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Francois Paquet-Durand, Susanne Beck, Stylianos Michalakis, Tobias Goldmann, Gesine Huber, Regine Mühlfriedel, Elvir Becirovic, Uwe Wolfrum, Naoyuki Tanimoto, Mathias Seeliger; Genetic Ablation Of Rod Cyclic-nucleotide Gated (cng) Channels Rescues Rd1 Mouse Retinal Degeneration And Preserves Cone Photoreceptor Function. Invest. Ophthalmol. Vis. Sci. 2011;52(14):1806.
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© ARVO (1962-2015); The Authors (2016-present)
The rd1 mouse is one of the most commonly studied animal models for retinitis pigmentosa (RP), a severe and frequently blinding human retinal degeneration. In several decades of research, the link between mutation-induced increase in photoreceptor cGMP levels and the extremely rapid cell death has remained poorly understood. Here, we set out to study the role of cyclic-nucleotide-gated (CNG) channels in the degenerative process, by crossing CNGb1-/- animals with rd1 mutant mice.
Single mutant rd1 and CNGb1 animals as well as double mutant CNGb1-/- x rd1 animals were analysed using in vivo optic coherence tomography and scanning laser ophthalmoscopy imaging techniques, combined with electroretinographic functional testing. Ex vivo analysis included assessment of rod and cone photoreceptor markers, degenerative markers (calpain activity, TUNEL), cGMP contents, and electron microscopic ultrastructural analysis of rod outer segments.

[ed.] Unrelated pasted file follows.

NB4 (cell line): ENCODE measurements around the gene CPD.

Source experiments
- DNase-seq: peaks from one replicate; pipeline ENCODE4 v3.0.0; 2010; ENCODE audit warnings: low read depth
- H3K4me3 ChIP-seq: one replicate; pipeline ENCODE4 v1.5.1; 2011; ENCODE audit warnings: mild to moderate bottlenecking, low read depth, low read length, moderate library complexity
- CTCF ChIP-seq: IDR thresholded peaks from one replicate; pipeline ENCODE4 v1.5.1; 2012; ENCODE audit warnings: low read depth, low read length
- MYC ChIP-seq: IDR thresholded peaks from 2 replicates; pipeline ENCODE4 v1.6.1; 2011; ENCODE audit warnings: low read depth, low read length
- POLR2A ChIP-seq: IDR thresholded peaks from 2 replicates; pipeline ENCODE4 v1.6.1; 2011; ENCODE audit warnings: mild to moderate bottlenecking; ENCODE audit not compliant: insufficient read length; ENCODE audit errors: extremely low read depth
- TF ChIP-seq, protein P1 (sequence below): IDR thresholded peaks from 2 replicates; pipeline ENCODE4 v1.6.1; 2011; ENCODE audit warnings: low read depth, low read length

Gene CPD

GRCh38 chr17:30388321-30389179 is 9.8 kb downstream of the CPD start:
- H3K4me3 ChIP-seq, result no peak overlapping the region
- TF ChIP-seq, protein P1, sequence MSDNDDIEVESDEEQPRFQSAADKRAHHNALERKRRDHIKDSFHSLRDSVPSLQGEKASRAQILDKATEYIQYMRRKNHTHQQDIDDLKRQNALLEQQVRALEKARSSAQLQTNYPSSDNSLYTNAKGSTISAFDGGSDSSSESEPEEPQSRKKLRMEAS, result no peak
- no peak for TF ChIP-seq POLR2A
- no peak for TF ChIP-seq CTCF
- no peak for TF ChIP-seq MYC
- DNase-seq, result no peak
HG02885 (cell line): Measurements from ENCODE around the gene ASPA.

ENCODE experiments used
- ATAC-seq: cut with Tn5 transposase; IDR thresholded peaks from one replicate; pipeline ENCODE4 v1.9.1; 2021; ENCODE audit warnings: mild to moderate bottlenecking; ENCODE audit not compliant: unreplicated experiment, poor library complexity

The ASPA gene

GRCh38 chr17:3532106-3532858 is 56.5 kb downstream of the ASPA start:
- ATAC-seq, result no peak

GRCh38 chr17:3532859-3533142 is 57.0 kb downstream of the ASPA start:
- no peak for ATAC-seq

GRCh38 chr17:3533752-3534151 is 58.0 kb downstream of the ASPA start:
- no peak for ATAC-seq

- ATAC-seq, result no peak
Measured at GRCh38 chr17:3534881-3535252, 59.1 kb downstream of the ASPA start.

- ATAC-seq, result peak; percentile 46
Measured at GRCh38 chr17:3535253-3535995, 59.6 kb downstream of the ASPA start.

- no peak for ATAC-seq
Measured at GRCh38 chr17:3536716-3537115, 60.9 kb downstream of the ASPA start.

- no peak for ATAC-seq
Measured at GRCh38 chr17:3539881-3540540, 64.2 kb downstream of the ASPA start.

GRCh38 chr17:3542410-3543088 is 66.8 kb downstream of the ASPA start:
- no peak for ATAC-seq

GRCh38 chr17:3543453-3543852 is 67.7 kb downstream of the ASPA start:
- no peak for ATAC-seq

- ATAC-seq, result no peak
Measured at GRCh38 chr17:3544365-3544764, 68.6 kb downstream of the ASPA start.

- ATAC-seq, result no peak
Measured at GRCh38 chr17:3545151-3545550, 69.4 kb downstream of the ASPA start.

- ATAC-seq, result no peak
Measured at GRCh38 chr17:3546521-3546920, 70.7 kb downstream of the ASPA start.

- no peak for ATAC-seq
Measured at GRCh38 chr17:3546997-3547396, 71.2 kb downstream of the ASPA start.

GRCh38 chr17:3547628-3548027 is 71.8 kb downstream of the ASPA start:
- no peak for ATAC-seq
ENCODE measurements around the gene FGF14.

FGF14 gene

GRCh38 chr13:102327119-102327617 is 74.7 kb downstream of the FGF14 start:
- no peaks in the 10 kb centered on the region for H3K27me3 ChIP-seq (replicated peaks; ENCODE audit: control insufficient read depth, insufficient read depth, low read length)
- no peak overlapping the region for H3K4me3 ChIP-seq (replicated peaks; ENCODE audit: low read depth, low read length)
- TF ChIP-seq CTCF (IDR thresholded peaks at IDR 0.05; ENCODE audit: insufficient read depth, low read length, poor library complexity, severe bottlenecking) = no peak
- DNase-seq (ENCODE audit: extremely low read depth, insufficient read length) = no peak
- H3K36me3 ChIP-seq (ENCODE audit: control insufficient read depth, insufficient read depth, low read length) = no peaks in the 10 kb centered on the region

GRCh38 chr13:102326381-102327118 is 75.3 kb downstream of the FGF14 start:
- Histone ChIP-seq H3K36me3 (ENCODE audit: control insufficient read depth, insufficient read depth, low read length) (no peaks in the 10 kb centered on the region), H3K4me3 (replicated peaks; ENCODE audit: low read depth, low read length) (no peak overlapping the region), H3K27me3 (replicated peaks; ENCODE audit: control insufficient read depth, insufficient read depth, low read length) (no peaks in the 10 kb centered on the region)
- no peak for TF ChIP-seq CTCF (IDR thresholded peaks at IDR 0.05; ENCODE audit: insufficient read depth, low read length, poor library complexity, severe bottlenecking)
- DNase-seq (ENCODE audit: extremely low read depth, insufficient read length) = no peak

In Cngb1-/- x rd1 double mutants devoid of regular CNG channels, cGMP levels were strongly elevated, but rod photoreceptor viability and outer segment morphology were greatly improved. Importantly, cone photoreceptors, the basis for high-resolution daylight and colour vision, survived and remained functional for extended periods of time.
We demonstrated the major importance of CNG channels for rod photoreceptor loss supporting the hypothesis of deleterious calcium (Ca2+)-influx as a cause of rapid rod cell death. Furthermore, our results suggest that targeting rod CNG channels, rather than general Ca2+-channel blockade, is a promising symptomatic approach to treat otherwise incurable forms of cGMP-related RP.
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